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  HOME | Caribbean

Haitians in U.S. Commemorate 1st Anniversary of Earthquake

MIAMI – Haitians living in the United States on Wednesday recalled the victims of the powerful earthquake that devastated Haiti a year ago with religious and cultural events, as well as tributes to organizations who participated in the rescue efforts.

The main events on the first anniversary of the Jan. 12, 2010, temblor took place in South Florida, where the largest Haitian population in the United States – 376,000 people – lives.

The first Haitian-American elected to the Miami-Dade County Commission, Jean Monestime, paid tribute to assorted community agencies and to compatriot Karls Paul-Noel, assistant chief of Miami-Dade Fire Rescue.

Paul-Noel, one of Time magazine’s “100 Most Influential People of 2010,” carried out an active search and rescue operation after the magnitude-7.0 quake in his homeland, which killed 300,000 people and left 1.2 million others homeless.

Monestime emphasized on Wednesday that many individuals from “various ethnic groups sacrificed their personal time with their families to help the victims of this terrible earthquake; the residents of Miami-Dade (County) are ordinary people doing extraordinary work.”

Another of the events planned in Miami is the inauguration of a 5,000-square-foot mural that depicts the history of Haiti and contains images such as the hand of God, voodoo, the Caribbean nation’s flag and the first Haitian slave.

The MLK Community Mural Project is located on a corner in Miami’s Little Haiti neighborhood.

“I think the people are grateful for this, since this came from the heart. I think MLK hit the nail on the head; we have everything in here, past present, and future,” one of the lead artists on the project, Kevin Morris, said.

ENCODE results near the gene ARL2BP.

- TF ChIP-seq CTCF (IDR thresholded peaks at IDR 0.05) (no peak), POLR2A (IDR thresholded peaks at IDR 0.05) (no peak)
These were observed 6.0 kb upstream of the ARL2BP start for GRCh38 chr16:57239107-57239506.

The MLK Community Mural Project is an international program that has created more than 250 murals all over the world, including Haiti.

Haitian radio host and Haitian DJ Salusa Basquin, meanwhile, on Wednesday morning began a bicycle trip from Palm Beach to Little Haiti.

While making the ride, Basquin has stopped at schools and city halls to talk about his country and the hope he has for a better future.

The Catholic Archdiocese of Miami on Wednesday night will celebrate a Mass in Creole, English and Spanish in honor of the victims, while Florida International University will host several events, including a forum concerning Haiti’s recovery a year after the quake.

Students, professors and workers at FIU will join in asking for a moment of silence all over the world to honor the victims in Haiti, and they will also ring bells, perform a candle ceremony and watch the film “Ayiti Leve” (“Haiti Rise”).

In addition to these events, there will also be painting and photography exhibitions by Haitian and U.S. artists at different South Florida museums and galleries. EFE

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